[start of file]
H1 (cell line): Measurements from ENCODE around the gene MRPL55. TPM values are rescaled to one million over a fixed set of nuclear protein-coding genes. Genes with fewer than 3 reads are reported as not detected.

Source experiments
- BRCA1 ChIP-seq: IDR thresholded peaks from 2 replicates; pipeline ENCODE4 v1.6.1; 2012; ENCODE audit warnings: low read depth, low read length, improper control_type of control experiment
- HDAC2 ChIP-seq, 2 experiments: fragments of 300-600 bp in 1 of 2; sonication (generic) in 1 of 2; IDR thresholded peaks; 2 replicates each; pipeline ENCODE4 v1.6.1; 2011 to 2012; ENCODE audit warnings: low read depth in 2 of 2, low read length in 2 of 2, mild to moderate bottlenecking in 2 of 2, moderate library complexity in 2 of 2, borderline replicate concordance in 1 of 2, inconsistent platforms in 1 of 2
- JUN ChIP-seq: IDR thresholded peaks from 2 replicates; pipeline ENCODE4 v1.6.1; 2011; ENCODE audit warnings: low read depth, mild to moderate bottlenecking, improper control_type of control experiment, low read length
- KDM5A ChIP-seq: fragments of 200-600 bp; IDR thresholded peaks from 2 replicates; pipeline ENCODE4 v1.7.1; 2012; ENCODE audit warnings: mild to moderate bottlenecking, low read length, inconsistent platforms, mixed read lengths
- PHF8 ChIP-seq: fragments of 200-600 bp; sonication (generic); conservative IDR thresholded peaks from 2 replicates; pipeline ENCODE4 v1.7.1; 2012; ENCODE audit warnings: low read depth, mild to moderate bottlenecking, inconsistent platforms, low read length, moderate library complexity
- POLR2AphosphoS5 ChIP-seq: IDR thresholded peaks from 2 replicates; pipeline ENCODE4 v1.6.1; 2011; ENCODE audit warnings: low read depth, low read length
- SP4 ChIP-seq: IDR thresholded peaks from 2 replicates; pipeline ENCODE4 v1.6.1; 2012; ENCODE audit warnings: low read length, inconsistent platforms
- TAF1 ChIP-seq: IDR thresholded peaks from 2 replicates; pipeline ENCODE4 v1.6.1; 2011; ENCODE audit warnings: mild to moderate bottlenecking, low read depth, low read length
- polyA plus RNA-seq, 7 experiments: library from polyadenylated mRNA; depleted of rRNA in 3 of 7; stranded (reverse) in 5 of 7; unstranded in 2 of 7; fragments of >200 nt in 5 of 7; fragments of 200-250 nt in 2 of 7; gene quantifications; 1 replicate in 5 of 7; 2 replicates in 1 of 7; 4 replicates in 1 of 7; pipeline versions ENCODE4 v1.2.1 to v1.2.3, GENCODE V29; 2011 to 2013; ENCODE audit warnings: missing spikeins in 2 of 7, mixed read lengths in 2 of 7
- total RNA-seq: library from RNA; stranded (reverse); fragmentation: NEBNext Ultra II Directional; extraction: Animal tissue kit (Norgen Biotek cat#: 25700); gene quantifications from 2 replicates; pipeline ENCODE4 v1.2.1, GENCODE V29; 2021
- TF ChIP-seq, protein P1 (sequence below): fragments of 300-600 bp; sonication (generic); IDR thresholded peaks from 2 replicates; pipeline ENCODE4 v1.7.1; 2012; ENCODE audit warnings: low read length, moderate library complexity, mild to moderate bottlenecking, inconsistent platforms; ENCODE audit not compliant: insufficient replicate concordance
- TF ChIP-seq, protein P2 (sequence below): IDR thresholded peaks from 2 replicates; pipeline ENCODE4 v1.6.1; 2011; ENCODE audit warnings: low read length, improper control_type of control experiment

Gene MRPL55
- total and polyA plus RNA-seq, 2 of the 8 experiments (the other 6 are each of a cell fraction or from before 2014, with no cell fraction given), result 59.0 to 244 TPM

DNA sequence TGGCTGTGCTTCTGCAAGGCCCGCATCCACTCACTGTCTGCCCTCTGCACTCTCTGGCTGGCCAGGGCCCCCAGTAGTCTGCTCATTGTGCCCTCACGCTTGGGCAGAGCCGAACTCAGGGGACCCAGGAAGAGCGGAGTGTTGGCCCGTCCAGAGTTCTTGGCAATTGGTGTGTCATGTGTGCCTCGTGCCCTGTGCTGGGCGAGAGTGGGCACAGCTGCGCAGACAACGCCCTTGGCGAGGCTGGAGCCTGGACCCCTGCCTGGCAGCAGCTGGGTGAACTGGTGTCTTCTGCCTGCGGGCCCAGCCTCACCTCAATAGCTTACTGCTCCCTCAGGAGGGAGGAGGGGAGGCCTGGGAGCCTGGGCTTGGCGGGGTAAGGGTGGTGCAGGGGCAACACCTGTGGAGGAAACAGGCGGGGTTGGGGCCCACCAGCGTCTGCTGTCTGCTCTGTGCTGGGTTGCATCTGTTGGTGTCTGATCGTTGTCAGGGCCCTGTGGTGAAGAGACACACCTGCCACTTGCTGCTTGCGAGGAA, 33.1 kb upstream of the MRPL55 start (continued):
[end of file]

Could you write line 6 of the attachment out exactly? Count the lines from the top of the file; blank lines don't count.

- KDM5A ChIP-seq: fragments of 200-600 bp; IDR thresholded peaks from 2 replicates; pipeline ENCODE4 v1.7.1; 2012; ENCODE audit warnings: mild to moderate bottlenecking, low read length, inconsistent platforms, mixed read lengths